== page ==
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Rye Conundrum


smokinjoe
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High West combined different whiskys to create something greater than the parts. I could see a point in the future when the micros divide into those who want to make whisky and those who want to buy, blend, package and sell it.

Rye already has the history and the heritage and I think the market (worldwide) would be receptive to some innovative Ryes.

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I wonder sometimes if Rye is just supposed to be a supplemental beverage grain. In the wine world, some grapes just don't sing well on their own but make some great harmony with others. That being said, I really like the LDI derived ryes and Saz variations.

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It doesn't get much love, probably deserved in part due to the relatively high price, and it is always on the shelf but I rather like the CEHT rye. It has those earthy, vegetal notes that help it stand out.

I also like the fairly unique Leopold Bros Maryland Style rye and look forward to the BIB at some point in the future. If I can get my hands on one that is!

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It doesn't get much love, probably deserved in part due to the relatively high price, and it is always on the shelf but I rather like the CEHT rye. It has those earthy, vegetal notes that help it stand out.

I also like the fairly unique Leopold Bros Maryland Style rye and look forward to the BIB at some point in the future. If I can get my hands on one that is!

Finally into the bottle of Maryland style rye that you found for me. Definitely unique and not a daily pour, but it is a great change of pace. However, it is still a bit "green" would love to try this with some more age on it. What's the story with the BIB?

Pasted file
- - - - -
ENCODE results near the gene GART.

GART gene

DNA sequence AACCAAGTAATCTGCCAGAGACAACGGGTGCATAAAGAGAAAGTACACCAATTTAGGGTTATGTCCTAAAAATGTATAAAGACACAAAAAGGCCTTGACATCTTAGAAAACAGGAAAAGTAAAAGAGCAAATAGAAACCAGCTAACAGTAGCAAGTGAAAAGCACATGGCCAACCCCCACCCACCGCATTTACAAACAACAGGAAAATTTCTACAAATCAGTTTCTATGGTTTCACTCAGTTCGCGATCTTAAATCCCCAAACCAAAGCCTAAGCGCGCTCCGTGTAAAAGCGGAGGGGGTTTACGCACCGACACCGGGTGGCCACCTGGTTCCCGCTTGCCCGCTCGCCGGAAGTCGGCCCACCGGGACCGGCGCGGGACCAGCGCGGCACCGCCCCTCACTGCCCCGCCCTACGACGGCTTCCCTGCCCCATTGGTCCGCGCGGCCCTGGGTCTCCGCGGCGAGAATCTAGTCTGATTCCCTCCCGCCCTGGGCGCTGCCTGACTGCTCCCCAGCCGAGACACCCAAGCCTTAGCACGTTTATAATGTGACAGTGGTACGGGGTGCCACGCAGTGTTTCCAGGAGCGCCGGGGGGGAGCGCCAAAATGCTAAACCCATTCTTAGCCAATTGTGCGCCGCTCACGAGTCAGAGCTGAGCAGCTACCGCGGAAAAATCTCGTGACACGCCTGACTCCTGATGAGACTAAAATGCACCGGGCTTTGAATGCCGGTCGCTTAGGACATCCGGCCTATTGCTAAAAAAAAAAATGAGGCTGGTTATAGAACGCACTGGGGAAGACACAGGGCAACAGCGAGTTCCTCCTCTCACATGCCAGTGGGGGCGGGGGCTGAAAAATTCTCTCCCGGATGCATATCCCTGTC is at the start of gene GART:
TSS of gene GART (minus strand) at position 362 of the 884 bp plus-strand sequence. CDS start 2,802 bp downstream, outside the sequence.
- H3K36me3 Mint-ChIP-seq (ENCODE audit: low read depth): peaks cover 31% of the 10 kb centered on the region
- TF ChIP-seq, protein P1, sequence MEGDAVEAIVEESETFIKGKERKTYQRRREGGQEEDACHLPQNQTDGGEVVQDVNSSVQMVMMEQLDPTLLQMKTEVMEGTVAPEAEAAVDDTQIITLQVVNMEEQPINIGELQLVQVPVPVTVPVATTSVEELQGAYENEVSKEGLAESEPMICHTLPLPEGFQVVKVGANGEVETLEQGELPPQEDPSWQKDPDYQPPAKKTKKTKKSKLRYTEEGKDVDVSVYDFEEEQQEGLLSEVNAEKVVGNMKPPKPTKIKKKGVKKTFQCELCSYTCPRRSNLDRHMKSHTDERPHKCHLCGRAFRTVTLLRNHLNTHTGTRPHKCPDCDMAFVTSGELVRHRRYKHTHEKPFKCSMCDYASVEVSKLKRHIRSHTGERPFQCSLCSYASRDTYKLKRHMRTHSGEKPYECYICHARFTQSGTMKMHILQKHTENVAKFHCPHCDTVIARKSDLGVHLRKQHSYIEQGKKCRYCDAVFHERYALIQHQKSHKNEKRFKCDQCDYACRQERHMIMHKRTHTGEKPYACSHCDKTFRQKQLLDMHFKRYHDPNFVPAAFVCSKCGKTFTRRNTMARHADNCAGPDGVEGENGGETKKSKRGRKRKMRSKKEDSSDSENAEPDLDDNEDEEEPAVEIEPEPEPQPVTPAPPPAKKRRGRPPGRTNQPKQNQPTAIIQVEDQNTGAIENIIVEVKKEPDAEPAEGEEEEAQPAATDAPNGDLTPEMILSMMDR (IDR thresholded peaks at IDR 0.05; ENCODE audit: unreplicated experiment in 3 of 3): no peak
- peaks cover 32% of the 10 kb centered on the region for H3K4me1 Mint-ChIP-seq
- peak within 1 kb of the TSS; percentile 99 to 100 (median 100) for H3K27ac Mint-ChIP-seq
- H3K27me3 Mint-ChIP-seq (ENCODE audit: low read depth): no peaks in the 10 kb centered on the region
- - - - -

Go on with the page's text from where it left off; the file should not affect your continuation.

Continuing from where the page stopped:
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Thanks for the discussion, y'all. It's been very enlightening. I think my takeaway from this is that my preconceived ideas of rye descriptors have been off base. Rather than "spicy", "bold", and "sharp", I'm inclined to agree with "herbal", "earthy", and some of the other attributes listed in this thread. Nice call folks. Which leads me to something else that I see in ryes from different distilleries; they each have a different "house style". To me, it's more of a distinction between distilleries than the bourbons are. Much more identifiable. Different ryes, perhaps, from different areas? Dunno.

Anywho, it's what I love about this place...You never stop learning about the whiskey, and yourself.

:toast:

Think I'll go pour myself a THH to mark the occasion...:yum:

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Finally into the bottle of Maryland style rye that you found for me. Definitely unique and not a daily pour, but it is a great change of pace. However, it is still a bit "green" would love to try this with some more age on it. What's the story with the BIB?

Todd (I think) Leopold has indicated they plan to age and release some of this rye as a BIB. Still at least a couple of years, maybe more to go though.

http://www.straightbourbon.com/forums/showthread.php?15456-Leopold-Bros-Maryland-Style-Rye-Whiskey&p=285165&viewfull=1#post285165

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I find that some of the LDI made ryes can have a fruity taste in the profile, similar to canned apricots or peaches. This I get most from some of the Willett barrel proof. I notice more of the dill taste in Bulleit. Dickel seems either to be older, or picks that up from the maple charcoal. Apricots, dill, and mint (to varying degrees) that's what I taste in LDI ryes. I like it, but it's not for everyone.

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Another vote for the CETH rye, need to bring in a bottle from the bunker

For those going on the BT Hard Hat tour at the Sampler (would love to go but my plans aren't completely set yet) it would be interesting to see if they will let slip any details on the CEHT Rye mashbill and if this rye will play any role in replacing the VWFRR and Saz 18 rye. The Saz 18 may eventually become all aged Handy mashbill but perhaps the future version of VWFRR could be made a bit more distinctive by combining the presumably different mashbills of Handy and CEHT rye.

Presuming something good could come of a blend of those mashbills of course. Heck, I might try doing some of that on my own!

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Todd (I think) Leopold has indicated they plan to age and release some of this rye as a BIB. Still at least a couple of years, maybe more to go though.